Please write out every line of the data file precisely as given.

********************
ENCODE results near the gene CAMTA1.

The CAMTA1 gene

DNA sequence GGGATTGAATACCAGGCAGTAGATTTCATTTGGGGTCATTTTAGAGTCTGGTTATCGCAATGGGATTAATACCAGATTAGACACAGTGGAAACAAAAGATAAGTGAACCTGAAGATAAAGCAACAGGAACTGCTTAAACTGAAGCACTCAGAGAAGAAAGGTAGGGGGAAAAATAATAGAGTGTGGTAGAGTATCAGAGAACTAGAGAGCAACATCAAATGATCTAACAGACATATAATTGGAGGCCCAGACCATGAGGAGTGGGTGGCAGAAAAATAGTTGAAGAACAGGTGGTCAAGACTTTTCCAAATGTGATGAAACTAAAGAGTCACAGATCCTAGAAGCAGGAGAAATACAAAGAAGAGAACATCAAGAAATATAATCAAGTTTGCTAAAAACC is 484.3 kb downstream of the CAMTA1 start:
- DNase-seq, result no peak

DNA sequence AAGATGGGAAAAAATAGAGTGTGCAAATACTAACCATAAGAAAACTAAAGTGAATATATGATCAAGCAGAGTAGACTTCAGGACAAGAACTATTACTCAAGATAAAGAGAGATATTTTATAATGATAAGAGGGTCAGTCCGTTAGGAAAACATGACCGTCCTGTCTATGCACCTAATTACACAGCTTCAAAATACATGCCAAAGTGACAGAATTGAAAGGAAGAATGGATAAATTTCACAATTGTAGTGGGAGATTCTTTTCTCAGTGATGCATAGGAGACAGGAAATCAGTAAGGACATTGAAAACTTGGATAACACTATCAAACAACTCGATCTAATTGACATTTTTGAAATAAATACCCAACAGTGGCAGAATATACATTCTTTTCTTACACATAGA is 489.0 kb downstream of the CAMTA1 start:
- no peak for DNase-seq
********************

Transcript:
ENCODE results near the gene CAMTA1.

The CAMTA1 gene

DNA sequence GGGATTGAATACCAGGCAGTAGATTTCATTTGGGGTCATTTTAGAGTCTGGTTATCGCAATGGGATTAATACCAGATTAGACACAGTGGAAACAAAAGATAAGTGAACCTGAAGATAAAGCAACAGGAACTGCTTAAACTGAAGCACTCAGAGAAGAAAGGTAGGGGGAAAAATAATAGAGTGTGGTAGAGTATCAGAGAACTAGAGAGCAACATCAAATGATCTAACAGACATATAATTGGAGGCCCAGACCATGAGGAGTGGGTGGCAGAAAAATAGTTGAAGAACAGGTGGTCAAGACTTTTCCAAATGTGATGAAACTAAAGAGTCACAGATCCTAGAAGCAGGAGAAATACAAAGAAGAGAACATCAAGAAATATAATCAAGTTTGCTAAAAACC is 484.3 kb downstream of the CAMTA1 start:
- DNase-seq, result no peak

DNA sequence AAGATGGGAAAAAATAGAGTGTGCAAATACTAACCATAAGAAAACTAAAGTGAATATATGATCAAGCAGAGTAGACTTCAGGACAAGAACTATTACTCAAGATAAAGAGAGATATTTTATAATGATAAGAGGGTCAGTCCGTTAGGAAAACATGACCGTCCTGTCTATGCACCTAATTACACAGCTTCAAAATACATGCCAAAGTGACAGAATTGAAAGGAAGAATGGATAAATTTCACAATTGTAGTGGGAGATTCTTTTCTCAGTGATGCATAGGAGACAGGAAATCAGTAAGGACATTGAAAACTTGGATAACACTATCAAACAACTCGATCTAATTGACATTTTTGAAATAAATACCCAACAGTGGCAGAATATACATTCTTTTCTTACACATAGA is 489.0 kb downstream of the CAMTA1 start:
- no peak for DNase-seq